Moving to a new city can be exciting. But what if your new home isn’t anything at all like your old home? Will you make friends? What will you eat? Where will you play? In a shared voice, a boy moving from New York City to Mexico City and a girl moving from Mexico City to New York City express their fears about leaving home to live in a new and unfamiliar place. Tania de Regil offers a heart-warming story about finding home wherever you go.
Sara Lovestam’s Wonderful Feels Like This is “a coming-of-age tale of a young artist and is as soulful as it is triumphant” (School Library Journal) that celebrates being a little bit odd, finding your people, and the power of music to connect us.
Every summer Quill and his friends are put ashore on a remote sea stac to hunt birds. But this summer, no one arrives to take them home. Surely nothing but the end of the world can explain why they’ve been abandoned―cold, starving and clinging to life, in the grip of a murderous ocean. How will they survive such a forsaken place of stone and sea?
Omar and his younger brother Hassan live in a refugee camp, and when an opportunity for Omar to get an education comes along, he must decide between going to school every day or caring for his nonverbal brother in this intimate and touching portrayal of family and daily life in a refugee camp.
Featured in WOW Review Volume XIII, Issue 1.
When Stars are Scattered is featured in A Dozen Books Celebrating Children’s Voices and Their Impact.
Grandfather returns each year to the demilitarized zone, the barrier–and accidental nature preserve–that separates families that live in North and South Korea.
“Teens from Guatelama escape through Mexico and attempt to reach the U.S. border”–
We Are Not From Here has been discussed in My Take/Your Take for April 2021.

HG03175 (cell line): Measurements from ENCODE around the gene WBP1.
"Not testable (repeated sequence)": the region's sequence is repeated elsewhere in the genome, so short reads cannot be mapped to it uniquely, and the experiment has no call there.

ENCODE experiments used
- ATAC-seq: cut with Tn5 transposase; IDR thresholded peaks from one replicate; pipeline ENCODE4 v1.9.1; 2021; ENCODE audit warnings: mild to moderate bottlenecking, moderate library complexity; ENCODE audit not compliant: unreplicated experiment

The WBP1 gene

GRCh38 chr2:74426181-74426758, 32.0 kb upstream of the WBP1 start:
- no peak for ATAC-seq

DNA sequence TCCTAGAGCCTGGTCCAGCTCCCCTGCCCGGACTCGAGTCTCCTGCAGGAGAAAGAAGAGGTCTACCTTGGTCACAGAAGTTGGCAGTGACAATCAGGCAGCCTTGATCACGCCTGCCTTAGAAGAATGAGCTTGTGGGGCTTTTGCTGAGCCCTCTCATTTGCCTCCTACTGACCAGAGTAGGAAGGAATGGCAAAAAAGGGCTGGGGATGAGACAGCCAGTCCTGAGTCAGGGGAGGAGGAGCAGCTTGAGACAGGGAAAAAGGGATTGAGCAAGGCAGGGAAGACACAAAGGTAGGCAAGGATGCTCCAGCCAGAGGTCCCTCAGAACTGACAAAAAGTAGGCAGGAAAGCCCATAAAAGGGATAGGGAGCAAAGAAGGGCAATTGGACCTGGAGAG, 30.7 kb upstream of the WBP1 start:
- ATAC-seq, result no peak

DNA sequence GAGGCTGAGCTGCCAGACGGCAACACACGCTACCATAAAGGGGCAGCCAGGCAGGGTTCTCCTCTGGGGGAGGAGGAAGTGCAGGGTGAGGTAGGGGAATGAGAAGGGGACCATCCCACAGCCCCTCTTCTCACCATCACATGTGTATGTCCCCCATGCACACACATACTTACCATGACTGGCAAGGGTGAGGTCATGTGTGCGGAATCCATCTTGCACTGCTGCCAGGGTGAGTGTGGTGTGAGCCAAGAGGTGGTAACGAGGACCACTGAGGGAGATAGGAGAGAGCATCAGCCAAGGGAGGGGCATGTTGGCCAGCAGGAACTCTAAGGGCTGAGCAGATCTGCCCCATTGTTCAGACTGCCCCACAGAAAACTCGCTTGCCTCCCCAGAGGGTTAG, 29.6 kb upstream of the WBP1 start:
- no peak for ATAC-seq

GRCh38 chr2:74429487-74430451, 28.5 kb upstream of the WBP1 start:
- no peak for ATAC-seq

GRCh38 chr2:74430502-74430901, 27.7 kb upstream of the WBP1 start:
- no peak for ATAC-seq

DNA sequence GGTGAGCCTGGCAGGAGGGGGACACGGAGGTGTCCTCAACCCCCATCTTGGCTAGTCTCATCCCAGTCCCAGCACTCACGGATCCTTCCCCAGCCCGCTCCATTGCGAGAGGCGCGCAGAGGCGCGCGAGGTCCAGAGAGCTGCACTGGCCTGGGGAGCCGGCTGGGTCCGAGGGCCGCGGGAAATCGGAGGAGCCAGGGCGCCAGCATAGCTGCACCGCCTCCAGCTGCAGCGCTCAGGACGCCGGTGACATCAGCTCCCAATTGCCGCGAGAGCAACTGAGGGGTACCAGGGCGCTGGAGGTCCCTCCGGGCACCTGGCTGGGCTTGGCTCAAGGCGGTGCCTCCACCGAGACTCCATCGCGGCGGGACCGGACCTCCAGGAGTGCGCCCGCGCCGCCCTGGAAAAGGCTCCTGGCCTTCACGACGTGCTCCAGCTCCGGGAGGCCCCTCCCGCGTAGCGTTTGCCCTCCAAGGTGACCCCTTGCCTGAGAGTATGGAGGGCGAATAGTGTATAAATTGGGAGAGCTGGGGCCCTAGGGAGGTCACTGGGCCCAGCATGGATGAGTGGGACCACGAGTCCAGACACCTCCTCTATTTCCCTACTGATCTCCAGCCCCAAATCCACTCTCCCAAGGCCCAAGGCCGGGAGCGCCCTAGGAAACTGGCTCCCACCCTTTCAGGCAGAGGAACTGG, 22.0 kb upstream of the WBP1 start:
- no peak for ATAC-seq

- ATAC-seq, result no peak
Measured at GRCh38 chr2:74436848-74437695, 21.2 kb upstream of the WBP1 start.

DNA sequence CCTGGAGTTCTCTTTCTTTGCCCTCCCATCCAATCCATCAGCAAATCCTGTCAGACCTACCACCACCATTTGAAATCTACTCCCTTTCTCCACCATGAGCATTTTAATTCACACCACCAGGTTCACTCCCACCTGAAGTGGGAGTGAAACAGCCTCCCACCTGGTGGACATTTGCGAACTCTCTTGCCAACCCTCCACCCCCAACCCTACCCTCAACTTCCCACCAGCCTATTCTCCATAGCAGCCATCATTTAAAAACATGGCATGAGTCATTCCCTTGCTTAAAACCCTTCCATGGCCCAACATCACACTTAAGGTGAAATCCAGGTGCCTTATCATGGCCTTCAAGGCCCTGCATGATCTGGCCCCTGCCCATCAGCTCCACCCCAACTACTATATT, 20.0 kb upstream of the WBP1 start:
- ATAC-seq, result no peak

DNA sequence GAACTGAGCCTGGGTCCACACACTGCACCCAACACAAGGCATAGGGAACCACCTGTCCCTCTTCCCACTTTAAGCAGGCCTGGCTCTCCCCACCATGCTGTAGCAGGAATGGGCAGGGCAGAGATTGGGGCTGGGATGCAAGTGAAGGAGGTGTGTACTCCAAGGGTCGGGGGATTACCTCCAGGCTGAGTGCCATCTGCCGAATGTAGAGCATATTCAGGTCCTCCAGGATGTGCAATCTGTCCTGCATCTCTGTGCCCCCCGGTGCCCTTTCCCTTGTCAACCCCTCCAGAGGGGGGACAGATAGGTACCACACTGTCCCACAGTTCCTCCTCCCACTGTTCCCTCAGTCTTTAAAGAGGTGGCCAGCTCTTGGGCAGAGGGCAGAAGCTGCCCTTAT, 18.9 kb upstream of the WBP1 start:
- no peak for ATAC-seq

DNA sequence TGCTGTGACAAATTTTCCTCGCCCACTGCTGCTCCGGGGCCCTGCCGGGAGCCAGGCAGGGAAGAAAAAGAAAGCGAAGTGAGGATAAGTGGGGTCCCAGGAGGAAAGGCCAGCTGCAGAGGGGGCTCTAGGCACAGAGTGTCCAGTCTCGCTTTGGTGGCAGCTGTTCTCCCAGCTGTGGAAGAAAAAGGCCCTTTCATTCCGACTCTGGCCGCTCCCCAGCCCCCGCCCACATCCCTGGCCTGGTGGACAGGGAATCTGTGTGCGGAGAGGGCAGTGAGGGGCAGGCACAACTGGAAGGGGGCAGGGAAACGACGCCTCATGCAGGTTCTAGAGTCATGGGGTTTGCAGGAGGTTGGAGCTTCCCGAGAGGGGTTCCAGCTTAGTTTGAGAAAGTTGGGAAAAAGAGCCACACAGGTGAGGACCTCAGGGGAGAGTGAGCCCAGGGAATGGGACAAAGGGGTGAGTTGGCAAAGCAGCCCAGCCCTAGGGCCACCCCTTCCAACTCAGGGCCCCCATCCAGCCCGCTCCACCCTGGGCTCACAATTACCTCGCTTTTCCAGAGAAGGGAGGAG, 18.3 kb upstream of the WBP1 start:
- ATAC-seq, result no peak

In the 1940s, remote Les Lauzes, France, houses Jews, unregistered foreigners, forgers, and others who take great risks to shelter refugees and smuggle them to safety in Switzerland.
After her beloved grandmother’s death, seventeen-year-old Khosi is left with an empty house, her younger sister, and her promise to finish school but violence in Imbali may take even that.
The courageous and true story of Mohammad Alaa Aljaleel, who in the midst of the Syrian Civil War offered safe haven to Aleppo’s abandoned cats. Aleppo’s city center no longer echoes with the rich, exciting sounds of copper-pot pounding and traditional sword sharpening. His neighborhood is empty–except for the many cats left behind. Alaa loves Aleppo, but when war comes his neighbors flee to safety, leaving their many pets behind. Alaa decides to stay–he can make a difference by driving an ambulance, carrying the sick and wounded to safety. One day he hears hungry cats calling out to him on his way home. They are lonely and scared, just like him. He feeds and pets them to let them know they are loved. The next day more cats come, and then even more! There are too many for Alaa to take care of on his own. Alaa has a big heart, but he will need help from others if he wants to keep all of his new friends safe.
Once Upon an Eid is a collection of short stories that showcases the most brilliant Muslim voices writing today, all about the most joyful holiday of the year: Eid! Eid: The short, single-syllable word conjures up a variety of feelings and memories for Muslims. Maybe it’s waking up to the sound of frying samosas or the comfort of bean pie, maybe it’s the pleasure of putting on a new outfit for Eid prayers, or maybe it’s the gift giving and holiday parties to come that day. Whatever it may be, for those who cherish this day of celebration, the emotional responses may be summed up in another short and sweet word: joy. The anthology will also include a poem, graphic-novel chapter, and spot illustrations.